OK, now we know about bits and also how come copy them indigenous one place to another. But where exactly do we put all these bits in the first place?

One acquainted digital storage tool is the compact disc (CD). Bits space encoded on a CD together a series of pits in a metallic surface. The length of a pit coincides to the state the the bit (on or off). As we’ve seen, that takes a many bits to save high-quality digital audio—a standard 74-minute CD can have more than 6 exchange rate pits top top it!

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Figure 2.21This photograph shows what standard CD pits look prefer under high magnification. A CD shop data digitally, making use of long and also short pits to encode a binary representation of the sound for analysis by the laser mechanism of a CD player. Thanks to evolution Audio and video in Agoura Hills California for this photo from their A/V news (Jan 1996). The magnification is 20k.

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Figure 2.22Physically, a CD is written of a thin film the aluminum embedded in between two discs the polycarbonate plastic. Information is videotaped on the CD as a collection of microscope pits in the aluminum movie arranged along a constant spiral track. If expanded linearly, the monitor would span over 3 miles.Using a low-power infrared laser (with a wavelength that 780 nm), the data space retrieved from the CD making use of photosensitive sensors the measure the strongness of the reflected light as the laser traverses the track. Because the recovered bit stream is just a bit pattern, any kind of digitally encoded information have the right to be stored on a CD.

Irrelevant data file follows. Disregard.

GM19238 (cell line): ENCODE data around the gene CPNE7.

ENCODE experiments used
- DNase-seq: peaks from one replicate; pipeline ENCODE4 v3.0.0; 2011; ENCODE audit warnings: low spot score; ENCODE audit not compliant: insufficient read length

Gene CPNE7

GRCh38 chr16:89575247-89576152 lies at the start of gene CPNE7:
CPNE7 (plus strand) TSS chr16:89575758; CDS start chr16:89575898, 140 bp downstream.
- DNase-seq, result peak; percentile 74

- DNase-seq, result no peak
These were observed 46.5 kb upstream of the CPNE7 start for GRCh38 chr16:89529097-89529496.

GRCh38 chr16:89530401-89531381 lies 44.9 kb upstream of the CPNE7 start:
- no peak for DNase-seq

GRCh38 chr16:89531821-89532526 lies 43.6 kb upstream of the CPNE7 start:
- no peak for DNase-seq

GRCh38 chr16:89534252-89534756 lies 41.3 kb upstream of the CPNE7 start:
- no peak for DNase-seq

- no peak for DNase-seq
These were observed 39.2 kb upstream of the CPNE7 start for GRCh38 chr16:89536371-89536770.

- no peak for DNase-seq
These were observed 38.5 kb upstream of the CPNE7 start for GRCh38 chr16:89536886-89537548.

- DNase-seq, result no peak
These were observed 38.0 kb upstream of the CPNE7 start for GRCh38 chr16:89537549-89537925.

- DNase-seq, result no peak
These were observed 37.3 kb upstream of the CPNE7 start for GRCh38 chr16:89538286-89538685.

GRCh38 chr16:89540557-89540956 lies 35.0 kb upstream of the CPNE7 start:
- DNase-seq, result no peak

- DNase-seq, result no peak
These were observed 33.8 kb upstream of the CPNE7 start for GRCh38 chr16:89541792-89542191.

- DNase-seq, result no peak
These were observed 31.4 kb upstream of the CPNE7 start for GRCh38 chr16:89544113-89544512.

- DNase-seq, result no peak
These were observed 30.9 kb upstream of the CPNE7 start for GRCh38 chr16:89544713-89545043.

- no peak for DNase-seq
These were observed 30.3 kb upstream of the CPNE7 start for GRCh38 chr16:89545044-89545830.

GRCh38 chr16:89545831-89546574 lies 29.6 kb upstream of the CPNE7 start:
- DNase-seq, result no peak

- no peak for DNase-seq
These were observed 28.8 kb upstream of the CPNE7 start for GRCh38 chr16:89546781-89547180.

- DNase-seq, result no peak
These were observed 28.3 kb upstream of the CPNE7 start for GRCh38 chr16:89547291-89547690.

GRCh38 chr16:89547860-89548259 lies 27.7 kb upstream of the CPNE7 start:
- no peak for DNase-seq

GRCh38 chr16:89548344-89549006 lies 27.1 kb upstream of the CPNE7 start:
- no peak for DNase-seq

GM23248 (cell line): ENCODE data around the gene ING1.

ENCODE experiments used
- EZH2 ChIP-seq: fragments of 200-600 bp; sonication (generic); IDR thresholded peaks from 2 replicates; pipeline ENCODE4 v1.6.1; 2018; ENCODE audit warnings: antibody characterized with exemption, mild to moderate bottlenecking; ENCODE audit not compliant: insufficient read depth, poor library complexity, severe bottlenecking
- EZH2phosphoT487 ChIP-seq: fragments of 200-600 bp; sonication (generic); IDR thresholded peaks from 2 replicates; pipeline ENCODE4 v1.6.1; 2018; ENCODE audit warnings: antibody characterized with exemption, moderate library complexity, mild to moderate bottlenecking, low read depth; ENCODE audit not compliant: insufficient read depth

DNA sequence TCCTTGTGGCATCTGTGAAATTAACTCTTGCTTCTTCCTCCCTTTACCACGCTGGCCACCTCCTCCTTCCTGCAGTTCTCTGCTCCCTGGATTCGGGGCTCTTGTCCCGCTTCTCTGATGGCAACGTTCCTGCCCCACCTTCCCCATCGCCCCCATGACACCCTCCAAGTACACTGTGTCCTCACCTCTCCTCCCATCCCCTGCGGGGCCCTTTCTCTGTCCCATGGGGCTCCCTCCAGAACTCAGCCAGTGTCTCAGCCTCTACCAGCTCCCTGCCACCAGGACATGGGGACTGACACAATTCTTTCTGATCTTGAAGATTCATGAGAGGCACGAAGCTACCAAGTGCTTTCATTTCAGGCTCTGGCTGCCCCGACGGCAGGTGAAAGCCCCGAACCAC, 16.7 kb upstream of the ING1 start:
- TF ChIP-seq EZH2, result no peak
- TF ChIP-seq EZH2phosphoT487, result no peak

Putting whatever Together

Now that us know around sampling rates, bit width, number systems, and also a lot of other stuff, how about a nice practical example that ties it every together?

Assume we’re composers functioning in a digital medium. We’ve acquired some cool sounds, and also we desire to keep them. We need to figure out how much storage us need.

Let’s assume we’re working with a stereo (two independent channels of sound) signal and 16-bit samples. We’ll use a sampling price of 44,100 times/second.

One 16-bit sample take away 2 bytes of storage space (remember the 8 bits equal 1 byte). Because we’re in stereo, we need to double that number (there’s one sample because that each channel) to 4 bytes per sample. Because that each second of sound, us will record 44,100 four-byte stereotype samples, providing us a data price of 176.4 kilobytes (176,400 bytes) per second.

Let’s review this, because we understand it can get a bit complicated. There space 60 seconds in a minute, for this reason 1 minute that high-quality stereo digital sound take away 176.4 * 60 KB or 10.584 megabytes (10,584 KB) of storage space. In bespeak to store 1 hour of stereotype sound at this sampling rate and resolution, we require 60 * 10.584 MB, or around 600 MB. This is an ext or much less the lot of sound details on a typical commercial audio CD (actually, it can store closer come 80 minute comfortably). One gigabyte is equal to 1,000 megabytes, for this reason a conventional CD is roughly two-thirds that a gigabyte.

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Figure 2.23

One good rule of ignorance is the CD-quality sound right now requires around 10 megabytes per minute.